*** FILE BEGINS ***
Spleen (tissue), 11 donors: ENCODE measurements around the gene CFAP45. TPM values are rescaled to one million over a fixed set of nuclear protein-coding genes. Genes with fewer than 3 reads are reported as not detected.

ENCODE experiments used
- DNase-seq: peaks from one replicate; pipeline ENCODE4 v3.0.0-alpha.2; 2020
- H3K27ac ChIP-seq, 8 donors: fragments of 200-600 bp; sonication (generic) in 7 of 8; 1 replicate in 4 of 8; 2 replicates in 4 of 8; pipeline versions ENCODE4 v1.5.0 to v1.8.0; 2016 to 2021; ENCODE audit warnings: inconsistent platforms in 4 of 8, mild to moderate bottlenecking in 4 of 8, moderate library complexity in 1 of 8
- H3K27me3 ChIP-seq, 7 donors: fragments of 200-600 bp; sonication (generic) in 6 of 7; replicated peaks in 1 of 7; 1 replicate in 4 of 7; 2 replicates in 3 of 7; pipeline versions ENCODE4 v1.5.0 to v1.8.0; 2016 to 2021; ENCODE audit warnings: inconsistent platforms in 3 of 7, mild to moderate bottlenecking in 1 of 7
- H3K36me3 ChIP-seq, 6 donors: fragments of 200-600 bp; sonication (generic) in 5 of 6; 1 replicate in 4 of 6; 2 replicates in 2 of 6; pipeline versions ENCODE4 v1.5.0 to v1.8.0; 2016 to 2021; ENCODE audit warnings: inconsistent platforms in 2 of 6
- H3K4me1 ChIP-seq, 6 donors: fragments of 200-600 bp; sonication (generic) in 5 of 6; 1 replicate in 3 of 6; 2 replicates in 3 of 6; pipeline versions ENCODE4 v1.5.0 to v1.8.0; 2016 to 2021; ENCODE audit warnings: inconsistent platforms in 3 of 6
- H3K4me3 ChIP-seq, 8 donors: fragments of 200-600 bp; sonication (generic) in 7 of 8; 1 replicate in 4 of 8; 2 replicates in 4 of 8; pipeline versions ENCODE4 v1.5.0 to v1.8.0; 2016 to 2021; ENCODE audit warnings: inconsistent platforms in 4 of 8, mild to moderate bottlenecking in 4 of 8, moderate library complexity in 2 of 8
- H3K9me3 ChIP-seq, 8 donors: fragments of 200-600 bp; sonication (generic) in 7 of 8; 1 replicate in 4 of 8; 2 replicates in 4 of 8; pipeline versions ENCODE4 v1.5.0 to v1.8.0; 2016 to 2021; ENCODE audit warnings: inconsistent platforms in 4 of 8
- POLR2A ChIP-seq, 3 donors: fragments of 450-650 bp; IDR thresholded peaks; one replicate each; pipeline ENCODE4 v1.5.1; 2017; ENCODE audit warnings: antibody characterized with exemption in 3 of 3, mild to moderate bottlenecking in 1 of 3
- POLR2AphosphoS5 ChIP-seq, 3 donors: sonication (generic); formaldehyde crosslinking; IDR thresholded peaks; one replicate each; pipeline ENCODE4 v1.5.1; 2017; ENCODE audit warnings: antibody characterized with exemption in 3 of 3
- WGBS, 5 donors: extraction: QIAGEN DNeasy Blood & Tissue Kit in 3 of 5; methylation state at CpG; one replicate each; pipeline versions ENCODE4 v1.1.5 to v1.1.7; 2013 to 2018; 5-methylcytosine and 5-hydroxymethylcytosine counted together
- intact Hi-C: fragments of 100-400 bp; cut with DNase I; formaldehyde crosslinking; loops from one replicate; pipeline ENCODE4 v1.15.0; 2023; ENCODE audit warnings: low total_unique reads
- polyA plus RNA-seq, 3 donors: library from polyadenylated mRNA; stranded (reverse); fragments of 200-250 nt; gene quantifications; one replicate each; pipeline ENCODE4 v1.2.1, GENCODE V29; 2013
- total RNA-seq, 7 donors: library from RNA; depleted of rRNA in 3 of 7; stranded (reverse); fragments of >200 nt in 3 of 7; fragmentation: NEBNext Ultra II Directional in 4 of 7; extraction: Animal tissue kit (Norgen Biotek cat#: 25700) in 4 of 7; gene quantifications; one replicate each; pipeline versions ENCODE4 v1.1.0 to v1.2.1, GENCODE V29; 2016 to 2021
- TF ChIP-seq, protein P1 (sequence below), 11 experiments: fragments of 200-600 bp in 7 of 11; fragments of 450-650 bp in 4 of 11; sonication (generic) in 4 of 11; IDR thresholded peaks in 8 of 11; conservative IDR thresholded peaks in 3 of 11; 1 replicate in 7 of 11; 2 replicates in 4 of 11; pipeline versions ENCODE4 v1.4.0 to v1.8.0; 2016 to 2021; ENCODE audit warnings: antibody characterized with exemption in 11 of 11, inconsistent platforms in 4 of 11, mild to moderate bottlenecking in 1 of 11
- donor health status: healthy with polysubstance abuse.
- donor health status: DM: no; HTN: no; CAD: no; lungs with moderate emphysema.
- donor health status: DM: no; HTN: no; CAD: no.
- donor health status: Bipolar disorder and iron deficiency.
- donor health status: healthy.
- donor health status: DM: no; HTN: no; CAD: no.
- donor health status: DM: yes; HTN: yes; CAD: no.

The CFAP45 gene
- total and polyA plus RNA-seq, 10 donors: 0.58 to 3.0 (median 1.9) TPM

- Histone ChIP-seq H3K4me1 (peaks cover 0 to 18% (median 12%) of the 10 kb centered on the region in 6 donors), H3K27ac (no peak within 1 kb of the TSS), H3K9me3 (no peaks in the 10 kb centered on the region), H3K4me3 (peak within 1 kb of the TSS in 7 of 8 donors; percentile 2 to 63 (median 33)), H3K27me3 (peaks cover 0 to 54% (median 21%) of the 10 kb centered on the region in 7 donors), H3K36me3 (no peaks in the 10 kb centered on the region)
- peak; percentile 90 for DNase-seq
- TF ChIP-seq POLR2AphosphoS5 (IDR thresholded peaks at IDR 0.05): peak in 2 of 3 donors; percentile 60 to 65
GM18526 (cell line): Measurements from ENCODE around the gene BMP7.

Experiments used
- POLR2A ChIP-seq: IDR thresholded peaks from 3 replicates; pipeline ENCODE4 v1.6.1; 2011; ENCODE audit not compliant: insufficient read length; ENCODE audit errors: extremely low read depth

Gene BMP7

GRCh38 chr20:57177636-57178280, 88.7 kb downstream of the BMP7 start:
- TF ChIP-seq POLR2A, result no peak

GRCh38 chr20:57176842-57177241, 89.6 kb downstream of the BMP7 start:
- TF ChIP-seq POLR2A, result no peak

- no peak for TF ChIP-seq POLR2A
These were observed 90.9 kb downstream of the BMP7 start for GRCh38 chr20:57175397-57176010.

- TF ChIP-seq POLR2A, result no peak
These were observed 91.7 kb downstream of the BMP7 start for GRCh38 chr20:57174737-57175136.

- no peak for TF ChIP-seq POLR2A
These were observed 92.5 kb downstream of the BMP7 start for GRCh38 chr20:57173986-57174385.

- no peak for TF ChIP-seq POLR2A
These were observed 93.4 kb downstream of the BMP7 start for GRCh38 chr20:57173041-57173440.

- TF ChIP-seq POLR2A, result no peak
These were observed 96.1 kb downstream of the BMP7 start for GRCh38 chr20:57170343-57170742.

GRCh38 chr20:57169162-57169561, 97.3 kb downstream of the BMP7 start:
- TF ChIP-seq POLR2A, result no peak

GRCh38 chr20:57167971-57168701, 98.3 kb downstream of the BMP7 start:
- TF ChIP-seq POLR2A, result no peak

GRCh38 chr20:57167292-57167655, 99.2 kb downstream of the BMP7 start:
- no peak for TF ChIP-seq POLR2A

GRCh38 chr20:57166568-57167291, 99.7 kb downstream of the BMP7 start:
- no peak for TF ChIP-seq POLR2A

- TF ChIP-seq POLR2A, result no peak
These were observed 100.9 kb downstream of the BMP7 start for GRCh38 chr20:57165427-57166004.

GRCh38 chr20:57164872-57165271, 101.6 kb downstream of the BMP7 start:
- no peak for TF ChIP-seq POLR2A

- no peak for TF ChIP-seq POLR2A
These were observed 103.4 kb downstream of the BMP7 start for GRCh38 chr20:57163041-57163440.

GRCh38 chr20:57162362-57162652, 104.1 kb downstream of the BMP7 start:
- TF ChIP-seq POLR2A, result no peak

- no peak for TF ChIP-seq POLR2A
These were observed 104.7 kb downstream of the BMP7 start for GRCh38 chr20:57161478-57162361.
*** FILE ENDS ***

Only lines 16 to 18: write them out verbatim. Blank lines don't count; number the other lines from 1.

- TF ChIP-seq, protein P1 (sequence below), 11 experiments: fragments of 200-600 bp in 7 of 11; fragments of 450-650 bp in 4 of 11; sonication (generic) in 4 of 11; IDR thresholded peaks in 8 of 11; conservative IDR thresholded peaks in 3 of 11; 1 replicate in 7 of 11; 2 replicates in 4 of 11; pipeline versions ENCODE4 v1.4.0 to v1.8.0; 2016 to 2021; ENCODE audit warnings: antibody characterized with exemption in 11 of 11, inconsistent platforms in 4 of 11, mild to moderate bottlenecking in 1 of 11
- donor health status: healthy with polysubstance abuse.
- donor health status: DM: no; HTN: no; CAD: no; lungs with moderate emphysema.